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Teleprompter Inventor ‘Hub’ Schlafly Dies, 91

Funeral services were
held last Tuesday in Greenwich,
Conn., for Hubert “Hub”
Schlafly, the inventor of the
teleprompter and a pioneer in
satellite transmission of TV signals.

He died at a Stamford, Conn.,
hospital at age 91 on April 20 of
undisclosed causes.

Les Read, a longtime friend of
Schlafly’s and executive director
of the Cable TV Pioneers
organization, said more than
250 people attended the funeral
mass at St. Mary’s
Church. Among those were
Cablevision Systems chairman
Charles Dolan, former
Century Communications
chairman Leonard Tow and
former Starz Encore chairman
John Sie, Read said.

“It was a wonderful service;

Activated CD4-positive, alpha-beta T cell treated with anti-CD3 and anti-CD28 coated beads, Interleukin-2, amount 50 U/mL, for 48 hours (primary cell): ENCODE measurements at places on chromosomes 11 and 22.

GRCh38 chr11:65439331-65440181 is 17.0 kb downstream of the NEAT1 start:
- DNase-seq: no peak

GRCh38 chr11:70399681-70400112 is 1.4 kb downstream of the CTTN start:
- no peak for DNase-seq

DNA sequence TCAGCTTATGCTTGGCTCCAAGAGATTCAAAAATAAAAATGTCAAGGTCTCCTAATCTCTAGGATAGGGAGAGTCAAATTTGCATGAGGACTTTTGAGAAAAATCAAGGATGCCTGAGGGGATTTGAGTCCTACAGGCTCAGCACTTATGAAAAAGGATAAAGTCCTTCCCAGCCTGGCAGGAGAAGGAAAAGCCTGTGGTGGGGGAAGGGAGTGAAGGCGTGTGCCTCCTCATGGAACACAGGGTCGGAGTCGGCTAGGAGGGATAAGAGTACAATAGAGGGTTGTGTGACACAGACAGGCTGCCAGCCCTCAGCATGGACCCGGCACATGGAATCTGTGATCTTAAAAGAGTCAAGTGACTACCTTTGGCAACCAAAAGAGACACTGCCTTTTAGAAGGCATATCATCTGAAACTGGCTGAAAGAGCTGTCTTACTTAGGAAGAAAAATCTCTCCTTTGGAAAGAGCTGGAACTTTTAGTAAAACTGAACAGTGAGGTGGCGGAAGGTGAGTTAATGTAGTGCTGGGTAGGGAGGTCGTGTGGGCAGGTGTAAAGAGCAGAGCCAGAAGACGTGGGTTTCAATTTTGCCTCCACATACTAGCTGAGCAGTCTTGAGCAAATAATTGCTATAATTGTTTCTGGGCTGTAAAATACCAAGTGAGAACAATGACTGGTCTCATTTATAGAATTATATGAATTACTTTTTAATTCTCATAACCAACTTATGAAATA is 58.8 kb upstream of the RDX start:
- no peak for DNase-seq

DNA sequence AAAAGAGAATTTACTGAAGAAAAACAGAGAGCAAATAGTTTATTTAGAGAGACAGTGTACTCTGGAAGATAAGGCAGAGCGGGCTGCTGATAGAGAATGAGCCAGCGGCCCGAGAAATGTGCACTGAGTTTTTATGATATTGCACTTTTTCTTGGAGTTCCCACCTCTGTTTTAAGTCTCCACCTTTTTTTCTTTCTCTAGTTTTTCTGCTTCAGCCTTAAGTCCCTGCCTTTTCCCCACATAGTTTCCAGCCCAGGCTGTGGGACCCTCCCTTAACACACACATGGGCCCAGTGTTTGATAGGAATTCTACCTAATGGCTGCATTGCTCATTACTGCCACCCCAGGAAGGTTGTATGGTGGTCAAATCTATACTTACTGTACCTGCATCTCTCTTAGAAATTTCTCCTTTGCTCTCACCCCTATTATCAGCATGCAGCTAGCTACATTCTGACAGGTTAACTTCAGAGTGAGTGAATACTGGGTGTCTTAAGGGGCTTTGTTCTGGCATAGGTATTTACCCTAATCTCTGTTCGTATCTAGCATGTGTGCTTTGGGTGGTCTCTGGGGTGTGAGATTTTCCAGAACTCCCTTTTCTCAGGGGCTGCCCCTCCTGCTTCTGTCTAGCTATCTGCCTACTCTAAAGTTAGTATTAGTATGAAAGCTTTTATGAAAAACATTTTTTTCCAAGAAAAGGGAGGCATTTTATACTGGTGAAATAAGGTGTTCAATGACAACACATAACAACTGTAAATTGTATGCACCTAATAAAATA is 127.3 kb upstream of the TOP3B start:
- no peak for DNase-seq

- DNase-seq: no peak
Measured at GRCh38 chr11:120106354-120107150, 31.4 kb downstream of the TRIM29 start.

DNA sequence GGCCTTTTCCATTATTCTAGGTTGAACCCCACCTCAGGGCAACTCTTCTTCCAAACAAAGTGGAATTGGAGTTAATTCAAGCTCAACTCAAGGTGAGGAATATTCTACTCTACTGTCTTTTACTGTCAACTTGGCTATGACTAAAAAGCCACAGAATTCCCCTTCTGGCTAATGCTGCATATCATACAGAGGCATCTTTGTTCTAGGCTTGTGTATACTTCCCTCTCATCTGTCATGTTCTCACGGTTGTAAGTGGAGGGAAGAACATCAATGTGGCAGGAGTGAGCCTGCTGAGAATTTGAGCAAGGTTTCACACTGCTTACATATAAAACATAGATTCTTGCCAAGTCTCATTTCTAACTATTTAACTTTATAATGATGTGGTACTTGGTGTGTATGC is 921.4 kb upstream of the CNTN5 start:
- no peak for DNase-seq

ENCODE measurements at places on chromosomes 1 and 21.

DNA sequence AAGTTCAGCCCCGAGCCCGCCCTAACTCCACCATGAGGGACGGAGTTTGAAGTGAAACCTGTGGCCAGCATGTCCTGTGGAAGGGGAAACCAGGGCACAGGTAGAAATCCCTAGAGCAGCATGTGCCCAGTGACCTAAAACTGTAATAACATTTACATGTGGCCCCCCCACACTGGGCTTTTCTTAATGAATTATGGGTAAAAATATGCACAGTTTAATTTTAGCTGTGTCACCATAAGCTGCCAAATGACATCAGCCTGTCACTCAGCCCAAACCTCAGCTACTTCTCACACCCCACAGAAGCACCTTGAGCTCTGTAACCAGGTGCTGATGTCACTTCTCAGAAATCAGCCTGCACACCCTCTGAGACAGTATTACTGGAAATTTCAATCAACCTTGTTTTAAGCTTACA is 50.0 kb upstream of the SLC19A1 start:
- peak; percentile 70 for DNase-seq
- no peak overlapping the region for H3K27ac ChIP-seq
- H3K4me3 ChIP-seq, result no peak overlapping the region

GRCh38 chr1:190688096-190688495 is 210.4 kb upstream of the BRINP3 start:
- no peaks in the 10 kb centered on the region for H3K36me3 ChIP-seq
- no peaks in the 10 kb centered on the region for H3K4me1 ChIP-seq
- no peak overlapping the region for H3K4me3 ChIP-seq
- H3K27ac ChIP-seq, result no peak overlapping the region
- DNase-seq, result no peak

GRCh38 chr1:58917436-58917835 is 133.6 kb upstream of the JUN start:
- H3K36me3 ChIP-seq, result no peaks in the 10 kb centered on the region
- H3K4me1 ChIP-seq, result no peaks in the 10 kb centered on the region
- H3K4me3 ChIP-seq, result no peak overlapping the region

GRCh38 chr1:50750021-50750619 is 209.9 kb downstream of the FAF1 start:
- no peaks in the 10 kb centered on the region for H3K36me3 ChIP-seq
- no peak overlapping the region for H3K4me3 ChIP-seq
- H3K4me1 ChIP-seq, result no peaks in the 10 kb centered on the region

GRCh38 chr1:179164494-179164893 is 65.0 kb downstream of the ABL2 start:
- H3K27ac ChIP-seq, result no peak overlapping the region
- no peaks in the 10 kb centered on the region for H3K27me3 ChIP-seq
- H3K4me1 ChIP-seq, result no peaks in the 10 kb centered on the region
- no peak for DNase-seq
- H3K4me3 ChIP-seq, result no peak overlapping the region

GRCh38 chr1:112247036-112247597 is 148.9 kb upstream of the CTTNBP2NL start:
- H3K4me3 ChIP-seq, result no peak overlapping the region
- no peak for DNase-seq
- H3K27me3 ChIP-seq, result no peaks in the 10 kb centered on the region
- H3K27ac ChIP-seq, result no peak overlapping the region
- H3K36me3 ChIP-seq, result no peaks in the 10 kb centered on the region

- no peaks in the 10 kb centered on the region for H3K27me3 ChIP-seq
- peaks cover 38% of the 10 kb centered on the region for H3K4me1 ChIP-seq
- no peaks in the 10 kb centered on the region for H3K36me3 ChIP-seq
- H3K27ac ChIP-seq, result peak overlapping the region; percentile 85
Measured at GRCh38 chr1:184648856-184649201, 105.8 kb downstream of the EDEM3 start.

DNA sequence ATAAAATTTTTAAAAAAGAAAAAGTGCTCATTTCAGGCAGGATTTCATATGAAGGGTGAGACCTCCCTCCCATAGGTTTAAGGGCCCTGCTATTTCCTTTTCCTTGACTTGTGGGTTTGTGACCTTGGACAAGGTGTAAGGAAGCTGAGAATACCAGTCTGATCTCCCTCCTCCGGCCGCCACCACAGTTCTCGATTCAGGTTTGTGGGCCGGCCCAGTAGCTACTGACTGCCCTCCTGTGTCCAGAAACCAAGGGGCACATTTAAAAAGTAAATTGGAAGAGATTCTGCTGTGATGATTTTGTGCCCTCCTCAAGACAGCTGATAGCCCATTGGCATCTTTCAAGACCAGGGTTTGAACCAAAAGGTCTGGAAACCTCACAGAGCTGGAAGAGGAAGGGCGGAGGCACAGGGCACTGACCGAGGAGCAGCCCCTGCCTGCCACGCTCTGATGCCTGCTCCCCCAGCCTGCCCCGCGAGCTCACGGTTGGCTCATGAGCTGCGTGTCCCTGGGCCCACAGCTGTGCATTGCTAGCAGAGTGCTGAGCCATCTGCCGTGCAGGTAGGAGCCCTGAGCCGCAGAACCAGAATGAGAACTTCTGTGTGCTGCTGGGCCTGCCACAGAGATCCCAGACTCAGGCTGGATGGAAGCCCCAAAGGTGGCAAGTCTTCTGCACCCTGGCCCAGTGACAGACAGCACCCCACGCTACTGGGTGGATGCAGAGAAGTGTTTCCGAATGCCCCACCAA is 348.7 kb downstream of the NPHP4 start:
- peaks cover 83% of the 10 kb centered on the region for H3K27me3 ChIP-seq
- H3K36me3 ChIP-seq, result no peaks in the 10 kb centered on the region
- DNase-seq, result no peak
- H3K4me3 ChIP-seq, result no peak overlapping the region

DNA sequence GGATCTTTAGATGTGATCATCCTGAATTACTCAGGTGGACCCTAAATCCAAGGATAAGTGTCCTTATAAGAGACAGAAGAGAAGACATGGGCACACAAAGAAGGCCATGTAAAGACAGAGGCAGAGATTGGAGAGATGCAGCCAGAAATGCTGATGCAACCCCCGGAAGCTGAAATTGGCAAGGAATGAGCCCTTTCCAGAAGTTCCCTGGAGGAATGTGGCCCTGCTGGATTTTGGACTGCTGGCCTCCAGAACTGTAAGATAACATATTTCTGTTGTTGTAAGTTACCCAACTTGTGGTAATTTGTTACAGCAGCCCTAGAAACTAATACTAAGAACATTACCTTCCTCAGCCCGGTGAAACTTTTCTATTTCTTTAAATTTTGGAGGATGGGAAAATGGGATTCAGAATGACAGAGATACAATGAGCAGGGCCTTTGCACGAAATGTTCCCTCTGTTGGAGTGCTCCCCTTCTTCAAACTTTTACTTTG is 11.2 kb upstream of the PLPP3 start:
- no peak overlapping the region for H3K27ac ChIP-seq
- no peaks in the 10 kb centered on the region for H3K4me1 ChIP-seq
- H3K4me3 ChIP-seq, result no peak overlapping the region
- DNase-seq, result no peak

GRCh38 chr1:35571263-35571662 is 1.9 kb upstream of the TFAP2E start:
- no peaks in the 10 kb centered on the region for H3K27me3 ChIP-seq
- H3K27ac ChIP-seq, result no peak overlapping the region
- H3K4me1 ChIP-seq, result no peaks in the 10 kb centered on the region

I came away very, very inspired,”
Read said. “We lost a
great one.” Schlafly became best known for inventing the
teleprompter scrolling text reader in the 1950s, to help a
soap-opera actor who could not remember his lines — an
innovation that made his death worldwide news.

Schlafly and Irving Kahn later founded the Tele-
PrompTer Corp., which was the biggest U.S. cable operator
at one time.

Schlafly’s greatest impact on the cable-TV industry,
though, was when he and Sidney Topol of Scientific
Atlanta first demonstrated nationwide transmission of
television signals via satellite in 1973, using an eightmeter
transportable receiver.

Schlafly, a Cable Hall of Fame member, won two
cable-technology related Emmy Awards.

Kent has been a journalist, writer and editor at Multichannel News since 1994 and with Broadcasting+Cable since 2010. He is a good point of contact for anything editorial at the publications and for Nexttv.com. Before joining Multichannel News he had been a newspaper reporter with publications including The Washington Times, The Poughkeepsie (N.Y.) Journal and North County News.